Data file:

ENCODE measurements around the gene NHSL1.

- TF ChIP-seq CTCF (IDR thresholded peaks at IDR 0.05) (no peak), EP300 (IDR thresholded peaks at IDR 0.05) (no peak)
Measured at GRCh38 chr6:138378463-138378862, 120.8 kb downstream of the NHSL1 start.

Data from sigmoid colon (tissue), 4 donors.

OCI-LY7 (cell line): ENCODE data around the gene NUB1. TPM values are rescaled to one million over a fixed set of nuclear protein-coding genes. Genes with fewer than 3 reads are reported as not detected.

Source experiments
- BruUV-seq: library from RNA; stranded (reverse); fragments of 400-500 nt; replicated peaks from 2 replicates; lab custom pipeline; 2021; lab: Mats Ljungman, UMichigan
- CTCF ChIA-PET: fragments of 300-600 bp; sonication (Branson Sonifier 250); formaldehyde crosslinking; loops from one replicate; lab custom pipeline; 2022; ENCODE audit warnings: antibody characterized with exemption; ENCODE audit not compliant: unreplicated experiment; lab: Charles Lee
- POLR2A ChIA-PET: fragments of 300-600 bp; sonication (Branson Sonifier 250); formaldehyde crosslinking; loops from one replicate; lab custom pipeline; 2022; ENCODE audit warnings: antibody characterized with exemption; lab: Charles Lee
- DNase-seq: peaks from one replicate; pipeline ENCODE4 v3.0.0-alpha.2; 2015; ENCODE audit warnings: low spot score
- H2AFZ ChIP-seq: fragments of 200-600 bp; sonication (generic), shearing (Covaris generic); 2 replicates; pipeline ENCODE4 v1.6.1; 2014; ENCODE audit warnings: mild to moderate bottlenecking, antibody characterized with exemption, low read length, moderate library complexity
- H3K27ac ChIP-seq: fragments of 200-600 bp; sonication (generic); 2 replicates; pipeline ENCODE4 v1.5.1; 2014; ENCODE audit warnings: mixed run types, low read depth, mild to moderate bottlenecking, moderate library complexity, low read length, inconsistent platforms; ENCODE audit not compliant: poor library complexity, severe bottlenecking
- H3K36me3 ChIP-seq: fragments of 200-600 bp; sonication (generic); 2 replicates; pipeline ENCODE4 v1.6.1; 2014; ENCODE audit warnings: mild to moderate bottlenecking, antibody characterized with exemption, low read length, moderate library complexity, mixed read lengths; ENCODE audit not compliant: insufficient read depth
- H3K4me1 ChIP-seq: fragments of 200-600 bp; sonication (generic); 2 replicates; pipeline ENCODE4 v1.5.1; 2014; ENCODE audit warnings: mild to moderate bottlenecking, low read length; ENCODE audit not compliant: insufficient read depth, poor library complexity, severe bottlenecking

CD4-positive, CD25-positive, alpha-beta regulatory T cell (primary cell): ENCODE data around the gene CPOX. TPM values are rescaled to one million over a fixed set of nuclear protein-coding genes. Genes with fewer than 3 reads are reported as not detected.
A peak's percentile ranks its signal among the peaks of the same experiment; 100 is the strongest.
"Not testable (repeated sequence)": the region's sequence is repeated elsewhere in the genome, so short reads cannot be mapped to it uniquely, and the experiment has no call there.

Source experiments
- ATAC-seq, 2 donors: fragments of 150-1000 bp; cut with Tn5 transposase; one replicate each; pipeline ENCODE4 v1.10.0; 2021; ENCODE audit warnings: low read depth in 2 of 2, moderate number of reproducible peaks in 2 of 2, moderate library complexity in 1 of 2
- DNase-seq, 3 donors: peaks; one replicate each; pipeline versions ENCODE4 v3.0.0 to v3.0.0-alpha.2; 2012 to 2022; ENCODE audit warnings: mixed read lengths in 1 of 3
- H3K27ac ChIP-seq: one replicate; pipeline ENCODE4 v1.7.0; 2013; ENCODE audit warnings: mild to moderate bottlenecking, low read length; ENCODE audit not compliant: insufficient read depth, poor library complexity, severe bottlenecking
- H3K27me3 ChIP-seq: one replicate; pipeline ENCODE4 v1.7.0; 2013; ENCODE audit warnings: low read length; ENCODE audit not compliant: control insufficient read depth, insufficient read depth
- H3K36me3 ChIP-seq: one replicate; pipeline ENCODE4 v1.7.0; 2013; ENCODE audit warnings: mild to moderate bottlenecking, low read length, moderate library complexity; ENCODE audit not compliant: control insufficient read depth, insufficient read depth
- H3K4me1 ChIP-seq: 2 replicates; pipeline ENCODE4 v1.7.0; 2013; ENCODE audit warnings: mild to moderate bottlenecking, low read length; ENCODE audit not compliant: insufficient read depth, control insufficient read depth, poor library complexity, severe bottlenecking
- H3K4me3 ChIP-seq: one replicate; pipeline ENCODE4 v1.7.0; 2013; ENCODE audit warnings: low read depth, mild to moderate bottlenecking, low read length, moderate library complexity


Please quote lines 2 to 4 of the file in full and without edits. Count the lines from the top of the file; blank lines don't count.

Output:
- TF ChIP-seq CTCF (IDR thresholded peaks at IDR 0.05) (no peak), EP300 (IDR thresholded peaks at IDR 0.05) (no peak)
Measured at GRCh38 chr6:138378463-138378862, 120.8 kb downstream of the NHSL1 start.

Data from sigmoid colon (tissue), 4 donors.